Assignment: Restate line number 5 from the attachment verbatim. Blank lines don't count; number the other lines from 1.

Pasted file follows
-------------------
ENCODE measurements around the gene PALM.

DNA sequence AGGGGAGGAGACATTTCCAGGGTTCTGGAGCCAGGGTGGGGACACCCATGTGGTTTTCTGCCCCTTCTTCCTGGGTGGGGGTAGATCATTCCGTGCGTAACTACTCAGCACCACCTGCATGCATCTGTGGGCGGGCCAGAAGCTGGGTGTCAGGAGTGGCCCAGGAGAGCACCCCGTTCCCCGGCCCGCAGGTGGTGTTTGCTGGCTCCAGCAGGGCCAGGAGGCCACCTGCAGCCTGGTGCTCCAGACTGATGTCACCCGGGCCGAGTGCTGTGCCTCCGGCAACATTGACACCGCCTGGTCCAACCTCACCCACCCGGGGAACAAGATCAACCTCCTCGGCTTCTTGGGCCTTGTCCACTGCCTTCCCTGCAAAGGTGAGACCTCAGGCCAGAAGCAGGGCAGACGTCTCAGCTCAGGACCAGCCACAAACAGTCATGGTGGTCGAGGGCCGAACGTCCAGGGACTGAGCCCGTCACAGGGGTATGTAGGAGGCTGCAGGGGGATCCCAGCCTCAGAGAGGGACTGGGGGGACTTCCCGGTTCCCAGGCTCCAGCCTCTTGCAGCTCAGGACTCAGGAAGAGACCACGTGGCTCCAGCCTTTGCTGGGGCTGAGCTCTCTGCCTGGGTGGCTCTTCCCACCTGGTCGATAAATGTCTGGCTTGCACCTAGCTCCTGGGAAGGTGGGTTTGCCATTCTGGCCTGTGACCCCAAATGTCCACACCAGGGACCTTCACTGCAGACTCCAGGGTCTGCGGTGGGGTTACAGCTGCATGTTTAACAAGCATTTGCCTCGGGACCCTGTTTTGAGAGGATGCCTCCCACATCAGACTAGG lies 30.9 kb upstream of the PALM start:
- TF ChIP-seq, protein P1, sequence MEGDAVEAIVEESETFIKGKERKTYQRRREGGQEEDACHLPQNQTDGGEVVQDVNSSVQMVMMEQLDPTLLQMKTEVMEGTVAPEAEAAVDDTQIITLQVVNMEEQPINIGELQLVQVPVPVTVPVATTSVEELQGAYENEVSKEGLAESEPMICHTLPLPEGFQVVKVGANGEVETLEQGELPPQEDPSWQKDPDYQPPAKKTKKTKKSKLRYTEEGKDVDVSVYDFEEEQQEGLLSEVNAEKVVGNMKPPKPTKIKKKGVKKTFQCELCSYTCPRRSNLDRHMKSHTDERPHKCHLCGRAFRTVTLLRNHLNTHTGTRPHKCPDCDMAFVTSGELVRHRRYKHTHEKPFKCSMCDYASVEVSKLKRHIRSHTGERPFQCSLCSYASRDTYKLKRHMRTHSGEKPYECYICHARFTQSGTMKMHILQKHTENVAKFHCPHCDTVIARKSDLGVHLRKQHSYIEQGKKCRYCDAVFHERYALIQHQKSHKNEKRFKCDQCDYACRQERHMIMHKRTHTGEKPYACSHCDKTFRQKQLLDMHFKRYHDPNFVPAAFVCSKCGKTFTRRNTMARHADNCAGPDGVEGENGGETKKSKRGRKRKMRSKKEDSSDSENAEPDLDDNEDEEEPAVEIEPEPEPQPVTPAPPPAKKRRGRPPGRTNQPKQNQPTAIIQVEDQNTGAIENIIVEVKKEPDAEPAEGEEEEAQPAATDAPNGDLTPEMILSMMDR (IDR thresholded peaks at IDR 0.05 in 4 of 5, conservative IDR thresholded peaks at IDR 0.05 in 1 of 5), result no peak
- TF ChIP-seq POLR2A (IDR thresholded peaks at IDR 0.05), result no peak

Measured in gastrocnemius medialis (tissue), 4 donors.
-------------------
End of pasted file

Measured in gastrocnemius medialis (tissue), 4 donors.